As each new hockey season progresses, fantasy hockey poolies are eager to dominate their pool. While the season is still young, everyone wants all of their star players and their sleepers to absolutely dominate. Despite hearing from the masses to be patient and against their better judgment, some folks pull the trigger far too early on the slower starters. Conversely, if a mediocre guy has a couple good games, their fantasy owner wants a king's ransom. Let's take a look at some of the slower or hotter performing Eastern Conference players thus far and what we can take from the good and the bad.
Alex Ovechkin, LW, WAS – After only two points in four games, it could be quite tempting to think AO isn't the dominating force he once was. Just remember that back in 08-09, Ovechkin also tallied two points in four games, while being held off the scoresheet in three of those four. Ovechkin would end up scoring only five points in October that year, but still scored 110 points on the season. Take a deep breath and make sure not to sell him low. There's a reason you took him number one overall.
Dennis Wideman, D, WAS – Wideman is off to a great start, scoring a point in each of the first four Caps games. Still, he has Mike Green taking the lion's share of the power-play time and Green is in a bit of a slow start himself (two points). As the season progresses, Wideman should still have a pretty good year, but Green will certainly be top dog in Washington. If someone is willing to overpay for Wideman, don't be afraid to pull the trigger.
Evgeni Malkin, C/RW, PIT – Malkin has only played in three of the six Pittsburgh games, but has scored four points in those games and won 22 out of 54 faceoffs. Malkin is a dangerous scoring threat, with or without Crosby in the lineup, but there is an injury risk. The reason Malkin has missed half of his team's games thus far has reportedly been due to soreness in his surgically repaired knee. Proceed with caution.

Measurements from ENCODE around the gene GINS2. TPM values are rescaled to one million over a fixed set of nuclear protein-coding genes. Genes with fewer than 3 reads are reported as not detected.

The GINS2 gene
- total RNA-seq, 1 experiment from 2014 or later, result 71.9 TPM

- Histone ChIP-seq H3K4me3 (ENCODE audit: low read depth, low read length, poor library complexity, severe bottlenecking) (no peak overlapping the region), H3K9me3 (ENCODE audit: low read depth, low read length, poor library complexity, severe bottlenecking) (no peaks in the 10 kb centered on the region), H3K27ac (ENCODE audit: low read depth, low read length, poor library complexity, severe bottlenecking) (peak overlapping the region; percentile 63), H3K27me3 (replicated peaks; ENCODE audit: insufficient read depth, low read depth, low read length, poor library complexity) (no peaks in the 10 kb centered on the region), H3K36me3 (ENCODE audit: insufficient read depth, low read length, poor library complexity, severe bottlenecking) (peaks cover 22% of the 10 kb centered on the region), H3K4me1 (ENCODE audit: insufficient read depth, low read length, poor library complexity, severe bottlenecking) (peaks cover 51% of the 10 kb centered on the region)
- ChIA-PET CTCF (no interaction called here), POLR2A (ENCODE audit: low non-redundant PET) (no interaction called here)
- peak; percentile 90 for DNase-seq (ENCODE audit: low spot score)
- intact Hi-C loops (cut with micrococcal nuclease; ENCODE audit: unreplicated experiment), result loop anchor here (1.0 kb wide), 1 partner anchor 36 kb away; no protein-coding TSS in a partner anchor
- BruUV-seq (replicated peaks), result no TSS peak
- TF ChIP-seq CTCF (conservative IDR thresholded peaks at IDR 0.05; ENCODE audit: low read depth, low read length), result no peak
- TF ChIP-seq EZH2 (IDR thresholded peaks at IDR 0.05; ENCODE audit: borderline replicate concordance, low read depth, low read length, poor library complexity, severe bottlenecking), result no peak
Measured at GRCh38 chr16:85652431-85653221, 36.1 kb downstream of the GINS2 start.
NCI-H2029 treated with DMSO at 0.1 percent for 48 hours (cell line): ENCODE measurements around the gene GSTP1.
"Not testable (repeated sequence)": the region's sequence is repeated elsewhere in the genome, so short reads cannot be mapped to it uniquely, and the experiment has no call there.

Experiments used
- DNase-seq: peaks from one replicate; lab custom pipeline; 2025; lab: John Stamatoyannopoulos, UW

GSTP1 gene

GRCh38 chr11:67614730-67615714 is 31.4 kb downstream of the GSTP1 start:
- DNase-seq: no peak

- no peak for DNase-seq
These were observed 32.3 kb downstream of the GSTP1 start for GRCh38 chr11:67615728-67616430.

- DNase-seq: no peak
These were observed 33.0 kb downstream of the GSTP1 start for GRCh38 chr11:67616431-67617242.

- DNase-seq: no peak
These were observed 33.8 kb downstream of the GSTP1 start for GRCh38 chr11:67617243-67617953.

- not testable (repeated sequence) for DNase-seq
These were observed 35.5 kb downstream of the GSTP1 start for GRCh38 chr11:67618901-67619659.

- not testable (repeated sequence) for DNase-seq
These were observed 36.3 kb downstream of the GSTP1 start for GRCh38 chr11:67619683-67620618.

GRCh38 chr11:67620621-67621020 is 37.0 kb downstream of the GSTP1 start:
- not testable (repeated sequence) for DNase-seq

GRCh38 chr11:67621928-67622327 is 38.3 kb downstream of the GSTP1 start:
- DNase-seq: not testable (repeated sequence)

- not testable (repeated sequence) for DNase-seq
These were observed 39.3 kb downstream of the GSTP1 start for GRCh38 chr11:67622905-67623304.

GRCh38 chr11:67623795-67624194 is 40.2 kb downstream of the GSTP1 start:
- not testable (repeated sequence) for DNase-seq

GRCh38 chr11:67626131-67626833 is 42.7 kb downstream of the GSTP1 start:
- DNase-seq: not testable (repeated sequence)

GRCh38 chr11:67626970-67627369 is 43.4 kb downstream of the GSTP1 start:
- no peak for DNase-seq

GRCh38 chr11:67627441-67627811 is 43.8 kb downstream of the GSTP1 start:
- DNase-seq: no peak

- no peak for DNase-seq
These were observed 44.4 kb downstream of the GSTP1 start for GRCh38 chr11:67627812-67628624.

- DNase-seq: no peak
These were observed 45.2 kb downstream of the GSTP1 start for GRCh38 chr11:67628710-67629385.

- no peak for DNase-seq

James Neal, LW, PIT – Neal is a very solid player who has a league-leading five goals early on (tied with Kessel and Tavares – both of which have played fewer games). Neal's best season came in his sophomore campaign where he posted a stat line of 27-28-55 with 200 shots in 78 games. James certainly has the opportunity for a career year in Pittsburgh as he will almost certainly be skating with one of Malkin, Crosby, or Staal. His 24 shots are on track for a 328-shot season and if he can shoot 250-275, he should have a very good chance to at least break his career-high goals number. Hang tight.
Phil Kessel, RW, TOR – Three games in and Kessel already has an impressive eight points. He and Lupul (five points) have really ignited Toronto, who has won all three of their matchups. Kessel, a guy who had 325 shots a year ago, has a 45.5% shooting percentage early on. That is extremely impressive, but unrealistic to assume it will continue. Kessel's output will have to slow down, but as long as he continues to average over 20 minutes per game and keep firing the puck, you might as well hold on to him and see how long the former Bruin can keep it up.
James Reimer, G, TOR – Perhaps the biggest key to Toronto's success is not their offense, but their goaltending. Reimer is